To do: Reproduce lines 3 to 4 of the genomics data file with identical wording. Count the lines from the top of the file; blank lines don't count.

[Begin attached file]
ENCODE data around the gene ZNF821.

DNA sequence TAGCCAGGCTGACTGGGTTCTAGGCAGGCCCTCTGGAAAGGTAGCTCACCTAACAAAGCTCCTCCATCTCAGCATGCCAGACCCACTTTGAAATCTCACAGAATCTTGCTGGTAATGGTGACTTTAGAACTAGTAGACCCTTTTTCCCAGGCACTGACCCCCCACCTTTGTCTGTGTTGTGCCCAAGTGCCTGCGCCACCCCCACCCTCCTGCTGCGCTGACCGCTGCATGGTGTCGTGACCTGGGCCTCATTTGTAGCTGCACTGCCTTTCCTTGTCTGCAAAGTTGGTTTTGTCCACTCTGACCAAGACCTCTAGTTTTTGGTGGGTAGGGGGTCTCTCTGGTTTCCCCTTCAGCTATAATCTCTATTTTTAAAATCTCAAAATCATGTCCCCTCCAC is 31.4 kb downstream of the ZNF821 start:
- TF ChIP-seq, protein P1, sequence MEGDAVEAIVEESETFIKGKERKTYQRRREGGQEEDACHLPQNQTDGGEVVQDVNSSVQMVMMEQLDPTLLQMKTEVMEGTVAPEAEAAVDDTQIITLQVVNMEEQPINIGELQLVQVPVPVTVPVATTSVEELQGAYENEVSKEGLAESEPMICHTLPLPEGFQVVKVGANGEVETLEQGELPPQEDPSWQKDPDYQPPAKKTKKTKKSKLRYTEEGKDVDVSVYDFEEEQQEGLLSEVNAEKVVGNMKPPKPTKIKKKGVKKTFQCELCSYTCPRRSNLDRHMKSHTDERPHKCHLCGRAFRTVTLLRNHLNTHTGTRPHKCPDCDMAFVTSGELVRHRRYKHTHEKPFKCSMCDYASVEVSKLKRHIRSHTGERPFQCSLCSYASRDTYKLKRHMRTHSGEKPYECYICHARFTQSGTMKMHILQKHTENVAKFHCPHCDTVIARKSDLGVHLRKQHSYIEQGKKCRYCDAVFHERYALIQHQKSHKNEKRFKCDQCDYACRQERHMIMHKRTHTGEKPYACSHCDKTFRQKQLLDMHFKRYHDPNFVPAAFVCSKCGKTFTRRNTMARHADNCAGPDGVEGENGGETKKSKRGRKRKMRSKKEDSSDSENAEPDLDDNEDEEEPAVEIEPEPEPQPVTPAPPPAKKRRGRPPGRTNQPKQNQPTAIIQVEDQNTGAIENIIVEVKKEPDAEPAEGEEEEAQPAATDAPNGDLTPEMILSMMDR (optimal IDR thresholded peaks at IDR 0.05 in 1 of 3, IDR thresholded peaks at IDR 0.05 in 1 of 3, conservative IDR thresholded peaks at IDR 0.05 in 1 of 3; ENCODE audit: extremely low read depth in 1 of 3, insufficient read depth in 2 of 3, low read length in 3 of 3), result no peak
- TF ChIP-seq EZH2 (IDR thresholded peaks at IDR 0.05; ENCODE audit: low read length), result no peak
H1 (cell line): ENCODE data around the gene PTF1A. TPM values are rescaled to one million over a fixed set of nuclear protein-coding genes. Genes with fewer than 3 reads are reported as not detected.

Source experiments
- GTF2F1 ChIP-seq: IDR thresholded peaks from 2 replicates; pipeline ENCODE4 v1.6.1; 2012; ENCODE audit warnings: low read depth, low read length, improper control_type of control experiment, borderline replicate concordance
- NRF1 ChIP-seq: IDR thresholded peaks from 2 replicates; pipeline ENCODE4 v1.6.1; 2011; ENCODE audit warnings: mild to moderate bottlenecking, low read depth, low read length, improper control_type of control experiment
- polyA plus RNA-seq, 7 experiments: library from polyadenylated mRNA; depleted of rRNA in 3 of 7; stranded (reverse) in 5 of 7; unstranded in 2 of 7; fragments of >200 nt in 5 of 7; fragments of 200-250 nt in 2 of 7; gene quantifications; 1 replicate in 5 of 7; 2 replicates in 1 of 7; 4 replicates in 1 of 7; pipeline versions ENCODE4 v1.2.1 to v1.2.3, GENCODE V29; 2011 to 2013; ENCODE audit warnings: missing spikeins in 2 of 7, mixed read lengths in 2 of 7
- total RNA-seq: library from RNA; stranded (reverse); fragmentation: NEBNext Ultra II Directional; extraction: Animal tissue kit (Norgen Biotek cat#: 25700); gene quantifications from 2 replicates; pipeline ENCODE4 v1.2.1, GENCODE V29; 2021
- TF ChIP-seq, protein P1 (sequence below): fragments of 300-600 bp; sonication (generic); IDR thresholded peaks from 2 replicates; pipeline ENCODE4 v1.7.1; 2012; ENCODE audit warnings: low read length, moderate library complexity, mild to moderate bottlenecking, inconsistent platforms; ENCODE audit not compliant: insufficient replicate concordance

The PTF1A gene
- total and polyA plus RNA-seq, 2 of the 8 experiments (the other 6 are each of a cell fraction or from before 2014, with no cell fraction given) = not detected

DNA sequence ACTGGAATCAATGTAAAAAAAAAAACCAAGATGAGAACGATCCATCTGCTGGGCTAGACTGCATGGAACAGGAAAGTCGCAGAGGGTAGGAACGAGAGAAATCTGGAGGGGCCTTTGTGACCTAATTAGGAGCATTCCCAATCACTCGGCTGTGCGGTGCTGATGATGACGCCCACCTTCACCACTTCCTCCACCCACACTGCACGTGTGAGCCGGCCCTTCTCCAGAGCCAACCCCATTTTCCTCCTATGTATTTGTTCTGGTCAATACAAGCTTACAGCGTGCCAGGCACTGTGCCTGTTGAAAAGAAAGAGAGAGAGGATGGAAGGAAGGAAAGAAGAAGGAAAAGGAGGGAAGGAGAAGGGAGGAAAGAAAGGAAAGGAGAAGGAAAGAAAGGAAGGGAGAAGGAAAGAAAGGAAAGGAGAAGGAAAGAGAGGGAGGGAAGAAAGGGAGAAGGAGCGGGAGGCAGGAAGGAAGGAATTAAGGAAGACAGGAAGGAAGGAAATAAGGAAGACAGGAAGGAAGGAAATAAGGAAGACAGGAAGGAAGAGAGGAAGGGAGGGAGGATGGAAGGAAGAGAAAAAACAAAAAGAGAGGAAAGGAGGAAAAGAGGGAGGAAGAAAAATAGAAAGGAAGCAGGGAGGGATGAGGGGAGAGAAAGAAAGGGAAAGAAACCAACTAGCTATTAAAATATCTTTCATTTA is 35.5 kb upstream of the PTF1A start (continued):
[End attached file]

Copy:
- TF ChIP-seq, protein P1, sequence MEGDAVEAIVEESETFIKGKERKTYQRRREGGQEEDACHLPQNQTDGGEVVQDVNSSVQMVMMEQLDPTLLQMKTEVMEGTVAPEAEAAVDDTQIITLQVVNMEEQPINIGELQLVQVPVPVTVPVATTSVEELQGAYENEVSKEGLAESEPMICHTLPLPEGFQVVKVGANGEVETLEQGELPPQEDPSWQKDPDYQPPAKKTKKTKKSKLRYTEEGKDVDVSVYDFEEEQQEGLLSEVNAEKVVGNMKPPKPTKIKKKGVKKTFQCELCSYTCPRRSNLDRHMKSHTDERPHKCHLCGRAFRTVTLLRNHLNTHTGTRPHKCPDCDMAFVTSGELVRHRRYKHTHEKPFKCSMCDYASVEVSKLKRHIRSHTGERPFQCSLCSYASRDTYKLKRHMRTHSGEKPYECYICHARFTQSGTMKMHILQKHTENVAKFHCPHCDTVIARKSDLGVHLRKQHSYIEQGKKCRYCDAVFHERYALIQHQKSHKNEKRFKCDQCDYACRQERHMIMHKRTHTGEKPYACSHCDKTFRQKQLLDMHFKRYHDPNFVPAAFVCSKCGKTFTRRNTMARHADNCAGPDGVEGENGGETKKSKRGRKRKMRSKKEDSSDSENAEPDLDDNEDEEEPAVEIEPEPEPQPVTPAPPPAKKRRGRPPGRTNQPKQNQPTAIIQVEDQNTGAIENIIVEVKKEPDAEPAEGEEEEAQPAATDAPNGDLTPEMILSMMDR (optimal IDR thresholded peaks at IDR 0.05 in 1 of 3, IDR thresholded peaks at IDR 0.05 in 1 of 3, conservative IDR thresholded peaks at IDR 0.05 in 1 of 3; ENCODE audit: extremely low read depth in 1 of 3, insufficient read depth in 2 of 3, low read length in 3 of 3), result no peak
- TF ChIP-seq EZH2 (IDR thresholded peaks at IDR 0.05; ENCODE audit: low read length), result no peak